While Florida has made strides toward reducing costs in its Medicaid program, the state could save an additional $2.1 billion by modernizing its Medicaid pharmacy program to encourage greater use of preferred pharmacies and other innovative pharmacy benefit management (PBM) tools, a new analysis by the National Center for Policy Analysis (NCPA) highlights.
“The state of Florida is taking steps to reduce wasteful spending in Medicaid while maintaining high access to care,” said Pharmaceutical Care Management Association (PCMA) President and CEO Mark Merritt. “Florida can eliminate $2.1 billion in wasteful spending by operating Medicaid pharmacy more like Fortune 500 companies and Medicare.”
The new NCPA analysis on Florida’s Medicaid program finds:
- 11 percent of the overall savings would come from paying market-based, competitive dispensing fees.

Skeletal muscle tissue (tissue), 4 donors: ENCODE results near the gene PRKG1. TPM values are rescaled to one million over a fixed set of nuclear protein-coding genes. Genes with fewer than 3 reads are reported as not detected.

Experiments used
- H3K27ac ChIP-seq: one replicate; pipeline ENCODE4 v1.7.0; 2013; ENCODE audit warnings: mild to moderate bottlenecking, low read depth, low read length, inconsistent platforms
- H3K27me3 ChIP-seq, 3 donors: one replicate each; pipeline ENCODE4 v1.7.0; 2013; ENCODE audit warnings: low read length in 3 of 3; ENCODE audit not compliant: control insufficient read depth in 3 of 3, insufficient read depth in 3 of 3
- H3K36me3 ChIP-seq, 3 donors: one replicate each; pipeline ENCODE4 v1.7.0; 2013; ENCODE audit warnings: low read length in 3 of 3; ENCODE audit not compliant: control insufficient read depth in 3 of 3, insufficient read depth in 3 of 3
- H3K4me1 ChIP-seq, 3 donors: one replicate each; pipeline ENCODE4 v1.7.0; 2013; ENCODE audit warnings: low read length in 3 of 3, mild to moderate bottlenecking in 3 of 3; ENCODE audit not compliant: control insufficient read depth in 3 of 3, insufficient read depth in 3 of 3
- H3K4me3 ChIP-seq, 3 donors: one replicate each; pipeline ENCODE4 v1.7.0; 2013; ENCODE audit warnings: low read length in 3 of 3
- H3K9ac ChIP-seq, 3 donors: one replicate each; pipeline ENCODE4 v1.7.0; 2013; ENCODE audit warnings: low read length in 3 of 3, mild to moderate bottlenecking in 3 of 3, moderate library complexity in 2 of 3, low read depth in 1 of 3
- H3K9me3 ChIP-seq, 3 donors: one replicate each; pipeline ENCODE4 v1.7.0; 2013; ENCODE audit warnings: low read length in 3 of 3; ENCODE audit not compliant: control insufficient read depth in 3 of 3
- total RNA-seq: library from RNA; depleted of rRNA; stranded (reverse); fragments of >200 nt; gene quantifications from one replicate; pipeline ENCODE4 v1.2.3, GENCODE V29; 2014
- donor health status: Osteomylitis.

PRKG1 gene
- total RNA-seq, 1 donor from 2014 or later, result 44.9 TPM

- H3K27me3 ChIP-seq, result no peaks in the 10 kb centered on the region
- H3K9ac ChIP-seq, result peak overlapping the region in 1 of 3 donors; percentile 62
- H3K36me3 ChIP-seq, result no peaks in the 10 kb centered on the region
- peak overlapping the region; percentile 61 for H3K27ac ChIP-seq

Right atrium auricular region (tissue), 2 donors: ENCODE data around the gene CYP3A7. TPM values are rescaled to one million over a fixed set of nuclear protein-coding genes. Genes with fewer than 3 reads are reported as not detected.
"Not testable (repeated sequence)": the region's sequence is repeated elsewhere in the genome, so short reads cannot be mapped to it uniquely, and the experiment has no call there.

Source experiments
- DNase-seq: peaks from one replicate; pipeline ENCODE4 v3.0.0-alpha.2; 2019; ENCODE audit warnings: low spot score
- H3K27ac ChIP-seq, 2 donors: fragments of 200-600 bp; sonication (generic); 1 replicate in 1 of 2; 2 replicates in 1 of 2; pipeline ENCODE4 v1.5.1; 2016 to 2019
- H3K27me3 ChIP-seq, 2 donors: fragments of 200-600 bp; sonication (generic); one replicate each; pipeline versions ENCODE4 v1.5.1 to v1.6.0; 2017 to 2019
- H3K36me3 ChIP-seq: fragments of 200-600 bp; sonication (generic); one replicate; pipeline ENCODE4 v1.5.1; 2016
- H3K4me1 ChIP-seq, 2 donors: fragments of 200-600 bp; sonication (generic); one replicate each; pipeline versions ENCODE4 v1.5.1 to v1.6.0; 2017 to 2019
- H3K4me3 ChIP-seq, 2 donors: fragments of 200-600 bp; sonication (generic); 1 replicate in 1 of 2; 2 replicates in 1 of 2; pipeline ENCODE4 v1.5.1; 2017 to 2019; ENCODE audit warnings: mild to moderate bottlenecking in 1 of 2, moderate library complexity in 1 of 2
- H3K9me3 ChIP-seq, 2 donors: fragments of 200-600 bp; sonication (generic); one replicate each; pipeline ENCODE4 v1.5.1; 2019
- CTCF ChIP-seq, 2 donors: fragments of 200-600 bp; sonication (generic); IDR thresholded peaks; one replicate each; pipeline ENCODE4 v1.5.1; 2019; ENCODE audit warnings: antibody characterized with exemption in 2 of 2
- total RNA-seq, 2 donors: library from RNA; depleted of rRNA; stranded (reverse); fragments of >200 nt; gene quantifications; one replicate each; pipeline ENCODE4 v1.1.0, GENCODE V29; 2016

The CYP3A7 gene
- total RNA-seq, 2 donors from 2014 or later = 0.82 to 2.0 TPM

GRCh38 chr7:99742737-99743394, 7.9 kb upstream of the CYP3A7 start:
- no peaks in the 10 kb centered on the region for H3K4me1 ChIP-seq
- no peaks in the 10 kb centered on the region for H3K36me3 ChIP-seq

- Nearly one-fourth (24 percent) of the savings total would come from greater use of generic medications.
- More than half (59 percent) of the savings would come from greater use of lower cost preferred pharmacy networks.
The analysis notes that Florida should avoid policies that force plans to keep the most expensive drugstores in their networks. According to NCPA, so-called “Any Willing Pharmacy” laws reduce the bargaining power of health plans to negotiate lower prices and “unnecessarily facilitates waste, fraud, and abuse.”
Learn more about Medicaid pharmacy at MedicaidPharmacySavings.com.